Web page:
Brian Schwagerl, senior manager for facilities planning at the Hearst Corp., New York, agrees with Klender. "They're starting to get a better sense of how to provide a full array of multi-disciplined services to clients, not just deals but true guidance," says Schwagerl, who also is president of the New York chapter of NACORE.

Outsourcing stabilizes Regarding outsourcing, the general consensus is that it has stabilized and is increasing although the rate of growth may be slowing.

Elman points out that even though corporate real estate departments are not growing, there is more work, opening the gates for a variety of outsourcing without giving up financial or strategic controls. Upton sees more outsourcing emphasis on program, project and facilities management. Friedman says outsourcing products are becoming more specialized to include portfolio strategy, recapitalization and finance consulting as well as e-business strategy. In addition, property management accounting and lease administration continue to be in high demand. All should be wrapped in a consultative package, he advises.

Dominguez comments that outsourcing is finding its niche. While it is easier to ramp up for services in a strong economy, he says there are some proprietary functions that should not be delegated to third parties such as long-range planning, site selection and market decisions.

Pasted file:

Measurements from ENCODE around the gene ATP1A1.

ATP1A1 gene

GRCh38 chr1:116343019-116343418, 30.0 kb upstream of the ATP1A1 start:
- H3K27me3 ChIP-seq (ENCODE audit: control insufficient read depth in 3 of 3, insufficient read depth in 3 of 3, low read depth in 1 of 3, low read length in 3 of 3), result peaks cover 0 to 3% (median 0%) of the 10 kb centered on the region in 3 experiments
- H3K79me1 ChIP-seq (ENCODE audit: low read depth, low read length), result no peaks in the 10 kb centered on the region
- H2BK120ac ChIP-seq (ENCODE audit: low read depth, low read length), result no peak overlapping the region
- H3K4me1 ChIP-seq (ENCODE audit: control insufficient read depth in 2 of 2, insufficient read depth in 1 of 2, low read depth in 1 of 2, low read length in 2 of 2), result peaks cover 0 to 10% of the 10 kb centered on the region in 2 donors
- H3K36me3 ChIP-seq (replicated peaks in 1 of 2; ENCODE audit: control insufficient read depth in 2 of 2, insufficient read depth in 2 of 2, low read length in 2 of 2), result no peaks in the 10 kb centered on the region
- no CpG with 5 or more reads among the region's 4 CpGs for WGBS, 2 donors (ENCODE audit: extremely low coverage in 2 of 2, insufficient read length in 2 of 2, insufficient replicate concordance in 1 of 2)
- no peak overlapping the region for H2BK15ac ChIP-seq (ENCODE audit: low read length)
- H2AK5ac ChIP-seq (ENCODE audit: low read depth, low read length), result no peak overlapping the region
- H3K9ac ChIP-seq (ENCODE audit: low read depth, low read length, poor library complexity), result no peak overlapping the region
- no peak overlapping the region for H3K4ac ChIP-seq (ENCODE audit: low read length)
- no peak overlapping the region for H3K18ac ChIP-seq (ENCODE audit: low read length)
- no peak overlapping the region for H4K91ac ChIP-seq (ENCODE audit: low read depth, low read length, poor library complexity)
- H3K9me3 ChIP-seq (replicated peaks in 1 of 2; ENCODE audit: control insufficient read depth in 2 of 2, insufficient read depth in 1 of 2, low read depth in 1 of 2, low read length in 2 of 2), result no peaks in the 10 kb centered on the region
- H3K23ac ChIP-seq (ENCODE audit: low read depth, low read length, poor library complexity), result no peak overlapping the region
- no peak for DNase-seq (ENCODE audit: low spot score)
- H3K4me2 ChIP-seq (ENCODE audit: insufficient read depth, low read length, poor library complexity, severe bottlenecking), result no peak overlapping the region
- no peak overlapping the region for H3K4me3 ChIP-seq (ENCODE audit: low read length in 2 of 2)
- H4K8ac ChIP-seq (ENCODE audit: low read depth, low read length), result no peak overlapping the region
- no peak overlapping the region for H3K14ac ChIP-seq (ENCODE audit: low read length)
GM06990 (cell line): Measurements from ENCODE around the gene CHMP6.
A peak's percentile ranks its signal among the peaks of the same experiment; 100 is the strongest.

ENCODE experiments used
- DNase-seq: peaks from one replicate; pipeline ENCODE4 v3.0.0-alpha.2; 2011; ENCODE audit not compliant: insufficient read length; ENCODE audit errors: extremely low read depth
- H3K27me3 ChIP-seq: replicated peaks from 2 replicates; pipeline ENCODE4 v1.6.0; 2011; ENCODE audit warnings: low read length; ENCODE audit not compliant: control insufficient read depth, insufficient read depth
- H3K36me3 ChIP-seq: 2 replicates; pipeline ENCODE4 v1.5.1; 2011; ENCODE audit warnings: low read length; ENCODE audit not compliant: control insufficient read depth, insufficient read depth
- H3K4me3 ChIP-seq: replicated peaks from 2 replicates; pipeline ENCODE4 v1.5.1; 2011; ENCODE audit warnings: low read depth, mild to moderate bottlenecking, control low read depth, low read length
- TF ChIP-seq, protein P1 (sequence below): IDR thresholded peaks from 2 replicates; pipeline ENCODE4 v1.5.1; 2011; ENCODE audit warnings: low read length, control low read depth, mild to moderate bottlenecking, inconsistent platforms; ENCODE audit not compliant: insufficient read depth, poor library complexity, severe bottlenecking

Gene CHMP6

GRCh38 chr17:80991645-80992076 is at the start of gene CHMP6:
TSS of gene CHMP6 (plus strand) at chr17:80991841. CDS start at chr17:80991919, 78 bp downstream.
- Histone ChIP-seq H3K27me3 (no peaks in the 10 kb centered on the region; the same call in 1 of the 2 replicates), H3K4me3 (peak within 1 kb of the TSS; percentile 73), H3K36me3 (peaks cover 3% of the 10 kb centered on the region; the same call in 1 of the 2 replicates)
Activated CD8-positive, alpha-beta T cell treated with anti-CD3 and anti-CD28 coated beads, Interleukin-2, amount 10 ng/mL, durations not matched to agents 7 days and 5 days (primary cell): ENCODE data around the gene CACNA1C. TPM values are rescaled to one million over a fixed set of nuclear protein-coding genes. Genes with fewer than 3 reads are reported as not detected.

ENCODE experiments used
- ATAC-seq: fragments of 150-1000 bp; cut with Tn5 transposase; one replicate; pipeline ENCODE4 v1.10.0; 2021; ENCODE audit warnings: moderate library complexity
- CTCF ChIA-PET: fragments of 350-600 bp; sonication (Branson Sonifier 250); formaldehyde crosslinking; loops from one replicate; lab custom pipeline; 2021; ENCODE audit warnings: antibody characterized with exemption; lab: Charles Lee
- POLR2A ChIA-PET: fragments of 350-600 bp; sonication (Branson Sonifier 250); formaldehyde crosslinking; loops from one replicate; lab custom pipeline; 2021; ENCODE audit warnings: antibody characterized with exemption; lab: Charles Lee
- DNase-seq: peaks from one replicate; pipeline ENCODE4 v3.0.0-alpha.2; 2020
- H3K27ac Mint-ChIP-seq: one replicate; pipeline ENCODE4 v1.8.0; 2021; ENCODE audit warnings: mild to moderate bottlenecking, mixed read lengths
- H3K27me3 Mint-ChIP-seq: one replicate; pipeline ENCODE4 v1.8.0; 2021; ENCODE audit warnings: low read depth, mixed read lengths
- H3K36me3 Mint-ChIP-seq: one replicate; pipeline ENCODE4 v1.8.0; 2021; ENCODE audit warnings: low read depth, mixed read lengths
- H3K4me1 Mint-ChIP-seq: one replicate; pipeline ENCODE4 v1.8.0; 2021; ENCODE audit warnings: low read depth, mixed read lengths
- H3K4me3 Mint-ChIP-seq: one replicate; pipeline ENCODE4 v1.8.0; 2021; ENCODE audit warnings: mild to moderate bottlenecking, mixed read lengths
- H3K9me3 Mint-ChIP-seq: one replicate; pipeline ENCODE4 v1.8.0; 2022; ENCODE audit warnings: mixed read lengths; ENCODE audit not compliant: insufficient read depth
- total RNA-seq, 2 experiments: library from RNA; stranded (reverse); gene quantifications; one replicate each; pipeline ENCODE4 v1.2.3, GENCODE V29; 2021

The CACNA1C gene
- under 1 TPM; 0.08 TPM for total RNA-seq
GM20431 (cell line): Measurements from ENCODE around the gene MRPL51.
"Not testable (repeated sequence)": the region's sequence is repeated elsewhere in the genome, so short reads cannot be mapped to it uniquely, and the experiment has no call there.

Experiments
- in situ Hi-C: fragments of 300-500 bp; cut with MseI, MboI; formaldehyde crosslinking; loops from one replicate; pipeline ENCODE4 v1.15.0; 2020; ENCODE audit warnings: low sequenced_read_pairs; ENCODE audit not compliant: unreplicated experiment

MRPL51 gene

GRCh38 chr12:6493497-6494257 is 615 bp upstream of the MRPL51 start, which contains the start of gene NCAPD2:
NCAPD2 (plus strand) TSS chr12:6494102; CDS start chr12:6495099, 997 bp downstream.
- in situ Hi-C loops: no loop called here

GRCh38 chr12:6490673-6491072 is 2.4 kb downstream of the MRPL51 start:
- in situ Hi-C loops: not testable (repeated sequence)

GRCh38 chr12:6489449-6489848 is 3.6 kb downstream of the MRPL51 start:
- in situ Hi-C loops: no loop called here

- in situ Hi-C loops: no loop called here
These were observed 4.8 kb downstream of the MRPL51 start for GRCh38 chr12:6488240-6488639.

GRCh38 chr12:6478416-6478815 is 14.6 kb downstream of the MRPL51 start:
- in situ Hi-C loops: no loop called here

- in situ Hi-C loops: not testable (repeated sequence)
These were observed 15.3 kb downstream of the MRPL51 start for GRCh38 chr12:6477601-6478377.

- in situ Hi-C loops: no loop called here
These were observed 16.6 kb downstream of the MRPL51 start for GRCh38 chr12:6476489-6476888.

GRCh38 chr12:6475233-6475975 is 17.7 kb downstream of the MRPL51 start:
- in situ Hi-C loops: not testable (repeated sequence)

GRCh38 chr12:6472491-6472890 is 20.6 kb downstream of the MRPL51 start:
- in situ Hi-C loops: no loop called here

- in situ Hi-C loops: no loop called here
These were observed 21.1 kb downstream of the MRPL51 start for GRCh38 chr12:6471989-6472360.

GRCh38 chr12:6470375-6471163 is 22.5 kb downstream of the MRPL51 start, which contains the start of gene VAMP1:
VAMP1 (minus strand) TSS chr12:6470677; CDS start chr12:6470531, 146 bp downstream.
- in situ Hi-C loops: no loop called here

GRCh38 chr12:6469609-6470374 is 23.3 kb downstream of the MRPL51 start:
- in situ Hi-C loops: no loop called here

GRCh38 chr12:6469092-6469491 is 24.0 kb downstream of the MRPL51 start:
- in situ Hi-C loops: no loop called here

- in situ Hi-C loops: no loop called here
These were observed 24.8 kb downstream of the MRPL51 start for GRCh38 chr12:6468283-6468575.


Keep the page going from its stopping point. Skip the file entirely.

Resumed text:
Elman says that much of what service providers do is non-mission work related to the company's income stream or expense stream despite more partnering between parties.

Sources have different views on whether companies are taking back some of the activities that they outsourced to service providers. "Some companies are taking services back they outsourced because they went too far down the path," says Cullen. "They found it was a painful experience, so many are 'in-sourcing' today. We were more methodical in deciding what services to put outside. We weren't as far down the path and knew that we needed to maintain intellectual capital in this area."

Morris sees a back-and-forth movement on outsourcing but no real taking back of services. "Once users take this route, there's no real reason for them to staff up again," he observes.

Some, like Denny Tender, associate vice president at the Irvine, Calif.-based Nathan Howard Group, are seeing a reverse in this trend. "Industrial property managers here are still handling their real estate in-house," he says. "With the great market, owners are seeing profits and there's no reason to outsource."